• "The different subcellular fractions were analyzed by Western blotting with monoclonal antibodies for c-Myc (Santa Cruz Biotechnology), Pep12 (Invitrogen) and Pgk1 (Invitrogen, Carlsbad, CA). The electrophoresis, blotting, and detection procedures have been described previously (Georis et al. 2009). "
    [Show abstract] [Hide abstract]
    ABSTRACT: Nitrogen catabolite repression (NCR) is the regulatory pathway through which Saccharomyces cerevisiae responds to the available nitrogen status and selectively utilizes rich nitrogen sources in preference to poor ones. Expression of NCR-sensitive genes is mediated by two transcription activators, Gln3 and Gat1, in response to provision of a poorly used nitrogen source or following treatment with the TORC1 inhibitor, rapamycin. During nitrogen excess, the transcription activators are sequestered in the cytoplasm in a Ure2-dependent fashion. Here, we show that Vps components are required for Gln3 localization and function in response to rapamycin treatment when cells are grown in defined yeast nitrogen base but not in complex yeast peptone dextrose medium. On the other hand, Gat1 function was altered in vps mutants in all conditions tested. A significant fraction of Gat1, like Gln3, is associated with light intracellular membranes. Further, our results are consistent with the possibility that Ure2 might function downstream of the Vps components during the control of GATA factor-mediated gene expression. These observations demonstrate distinct media-dependent requirements of vesicular trafficking components for wild-type responses of GATA factor localization and function. As a result, the current model describing participation of Vps system components in events associated with translocation of Gln3 into the nucleus following rapamycin treatment or growth in nitrogen-poor medium requires modification.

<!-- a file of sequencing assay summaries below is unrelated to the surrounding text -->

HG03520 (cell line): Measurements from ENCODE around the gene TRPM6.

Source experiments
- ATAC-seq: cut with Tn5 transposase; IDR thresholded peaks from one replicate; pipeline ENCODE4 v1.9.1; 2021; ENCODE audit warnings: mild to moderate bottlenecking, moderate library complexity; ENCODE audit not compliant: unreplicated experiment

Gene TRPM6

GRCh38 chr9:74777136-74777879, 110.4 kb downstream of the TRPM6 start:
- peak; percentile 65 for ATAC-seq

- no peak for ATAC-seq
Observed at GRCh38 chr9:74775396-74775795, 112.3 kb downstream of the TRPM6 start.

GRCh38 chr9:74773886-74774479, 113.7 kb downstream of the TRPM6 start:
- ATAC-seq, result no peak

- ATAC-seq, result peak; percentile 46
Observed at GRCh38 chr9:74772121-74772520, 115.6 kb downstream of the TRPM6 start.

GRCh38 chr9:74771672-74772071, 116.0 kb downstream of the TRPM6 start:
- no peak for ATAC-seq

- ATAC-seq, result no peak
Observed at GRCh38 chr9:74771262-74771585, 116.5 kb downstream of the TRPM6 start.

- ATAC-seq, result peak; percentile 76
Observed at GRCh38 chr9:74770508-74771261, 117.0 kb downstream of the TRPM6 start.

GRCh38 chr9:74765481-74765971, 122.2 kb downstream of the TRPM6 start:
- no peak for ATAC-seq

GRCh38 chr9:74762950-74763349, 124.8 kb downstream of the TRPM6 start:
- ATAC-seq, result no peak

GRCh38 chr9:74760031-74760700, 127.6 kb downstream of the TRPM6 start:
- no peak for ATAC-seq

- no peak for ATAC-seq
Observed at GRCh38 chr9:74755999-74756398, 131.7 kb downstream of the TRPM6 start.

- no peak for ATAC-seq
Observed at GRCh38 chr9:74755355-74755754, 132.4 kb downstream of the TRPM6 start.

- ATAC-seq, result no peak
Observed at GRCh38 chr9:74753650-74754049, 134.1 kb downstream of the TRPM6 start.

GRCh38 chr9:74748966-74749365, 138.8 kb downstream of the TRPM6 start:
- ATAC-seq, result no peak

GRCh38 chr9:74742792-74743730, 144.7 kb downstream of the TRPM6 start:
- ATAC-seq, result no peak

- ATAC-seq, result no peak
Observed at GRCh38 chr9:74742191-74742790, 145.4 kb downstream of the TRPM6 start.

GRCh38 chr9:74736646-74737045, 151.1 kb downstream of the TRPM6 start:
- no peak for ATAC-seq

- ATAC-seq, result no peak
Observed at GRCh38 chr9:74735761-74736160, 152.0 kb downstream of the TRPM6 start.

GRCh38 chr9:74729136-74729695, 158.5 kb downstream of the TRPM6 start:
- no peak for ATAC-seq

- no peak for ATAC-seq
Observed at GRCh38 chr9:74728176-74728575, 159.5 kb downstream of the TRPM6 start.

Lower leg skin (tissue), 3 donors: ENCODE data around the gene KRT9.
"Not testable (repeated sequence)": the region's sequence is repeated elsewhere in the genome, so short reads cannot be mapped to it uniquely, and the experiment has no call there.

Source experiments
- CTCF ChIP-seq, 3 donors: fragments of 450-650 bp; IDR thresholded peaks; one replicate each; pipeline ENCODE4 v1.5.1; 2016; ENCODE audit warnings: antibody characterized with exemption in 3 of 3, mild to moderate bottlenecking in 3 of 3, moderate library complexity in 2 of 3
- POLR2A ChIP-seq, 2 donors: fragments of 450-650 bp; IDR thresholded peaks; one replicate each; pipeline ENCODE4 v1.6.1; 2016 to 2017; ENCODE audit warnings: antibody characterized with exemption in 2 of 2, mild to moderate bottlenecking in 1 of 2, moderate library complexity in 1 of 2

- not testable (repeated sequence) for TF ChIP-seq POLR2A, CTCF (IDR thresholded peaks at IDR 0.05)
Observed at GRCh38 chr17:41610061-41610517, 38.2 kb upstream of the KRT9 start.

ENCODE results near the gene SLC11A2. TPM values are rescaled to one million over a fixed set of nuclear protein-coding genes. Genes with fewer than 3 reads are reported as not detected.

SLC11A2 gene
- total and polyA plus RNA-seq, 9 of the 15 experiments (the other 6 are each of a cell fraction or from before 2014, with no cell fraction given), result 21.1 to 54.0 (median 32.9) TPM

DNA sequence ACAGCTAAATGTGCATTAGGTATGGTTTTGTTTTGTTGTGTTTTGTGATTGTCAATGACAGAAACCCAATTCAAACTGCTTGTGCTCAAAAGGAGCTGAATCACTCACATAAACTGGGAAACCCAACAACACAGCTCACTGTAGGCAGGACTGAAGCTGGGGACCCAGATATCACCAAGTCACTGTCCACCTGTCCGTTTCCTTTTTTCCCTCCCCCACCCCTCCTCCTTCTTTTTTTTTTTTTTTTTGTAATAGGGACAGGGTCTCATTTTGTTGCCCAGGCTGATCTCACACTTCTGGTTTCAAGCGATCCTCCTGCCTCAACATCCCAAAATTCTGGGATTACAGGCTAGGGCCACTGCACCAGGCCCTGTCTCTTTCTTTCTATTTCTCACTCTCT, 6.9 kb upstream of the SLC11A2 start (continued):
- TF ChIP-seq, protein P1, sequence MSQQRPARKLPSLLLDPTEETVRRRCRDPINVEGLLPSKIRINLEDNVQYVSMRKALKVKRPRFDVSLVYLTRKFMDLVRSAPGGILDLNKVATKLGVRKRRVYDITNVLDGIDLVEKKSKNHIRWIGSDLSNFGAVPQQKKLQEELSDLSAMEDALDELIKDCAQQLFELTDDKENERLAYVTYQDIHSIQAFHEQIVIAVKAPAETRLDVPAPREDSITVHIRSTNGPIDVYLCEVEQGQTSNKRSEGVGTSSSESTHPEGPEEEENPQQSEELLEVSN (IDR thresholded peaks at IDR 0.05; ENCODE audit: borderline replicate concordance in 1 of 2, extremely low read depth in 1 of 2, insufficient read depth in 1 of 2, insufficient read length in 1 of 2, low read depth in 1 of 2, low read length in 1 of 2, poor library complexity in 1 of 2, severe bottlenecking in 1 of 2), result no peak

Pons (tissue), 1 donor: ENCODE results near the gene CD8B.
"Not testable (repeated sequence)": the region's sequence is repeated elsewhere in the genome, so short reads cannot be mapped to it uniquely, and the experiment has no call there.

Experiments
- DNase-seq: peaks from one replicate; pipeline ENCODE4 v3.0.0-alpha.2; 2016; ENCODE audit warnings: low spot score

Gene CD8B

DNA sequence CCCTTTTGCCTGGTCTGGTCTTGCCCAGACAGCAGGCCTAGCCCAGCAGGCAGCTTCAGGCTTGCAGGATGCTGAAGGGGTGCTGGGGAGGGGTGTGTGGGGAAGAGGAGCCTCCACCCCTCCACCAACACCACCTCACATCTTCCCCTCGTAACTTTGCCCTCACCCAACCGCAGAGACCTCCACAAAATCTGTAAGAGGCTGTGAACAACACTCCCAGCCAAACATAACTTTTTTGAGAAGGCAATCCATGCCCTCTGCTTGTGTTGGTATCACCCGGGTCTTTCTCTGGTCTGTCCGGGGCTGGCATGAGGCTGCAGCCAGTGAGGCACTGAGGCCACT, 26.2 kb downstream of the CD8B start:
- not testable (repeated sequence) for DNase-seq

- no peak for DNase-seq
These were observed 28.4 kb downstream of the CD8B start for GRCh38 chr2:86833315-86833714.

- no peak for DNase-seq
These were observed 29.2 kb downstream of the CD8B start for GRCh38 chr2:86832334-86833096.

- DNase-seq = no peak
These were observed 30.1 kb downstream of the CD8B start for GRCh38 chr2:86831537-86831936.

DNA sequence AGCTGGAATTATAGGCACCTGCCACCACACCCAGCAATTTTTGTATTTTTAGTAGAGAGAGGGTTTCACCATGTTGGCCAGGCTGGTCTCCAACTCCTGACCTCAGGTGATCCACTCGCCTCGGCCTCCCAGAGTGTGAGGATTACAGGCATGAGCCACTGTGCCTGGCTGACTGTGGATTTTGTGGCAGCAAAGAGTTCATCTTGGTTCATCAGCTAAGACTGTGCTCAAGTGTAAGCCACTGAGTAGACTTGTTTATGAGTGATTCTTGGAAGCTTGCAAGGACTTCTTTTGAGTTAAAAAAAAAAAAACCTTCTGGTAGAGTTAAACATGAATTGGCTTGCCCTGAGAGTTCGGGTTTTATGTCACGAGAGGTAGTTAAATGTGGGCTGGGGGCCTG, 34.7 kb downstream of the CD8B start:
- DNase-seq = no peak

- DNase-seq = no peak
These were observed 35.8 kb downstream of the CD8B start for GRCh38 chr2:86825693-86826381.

MicrobiologyOpen 06/2014; 3(3). DOI:10.1002/mbo3.168 · 2.21 Impact Factor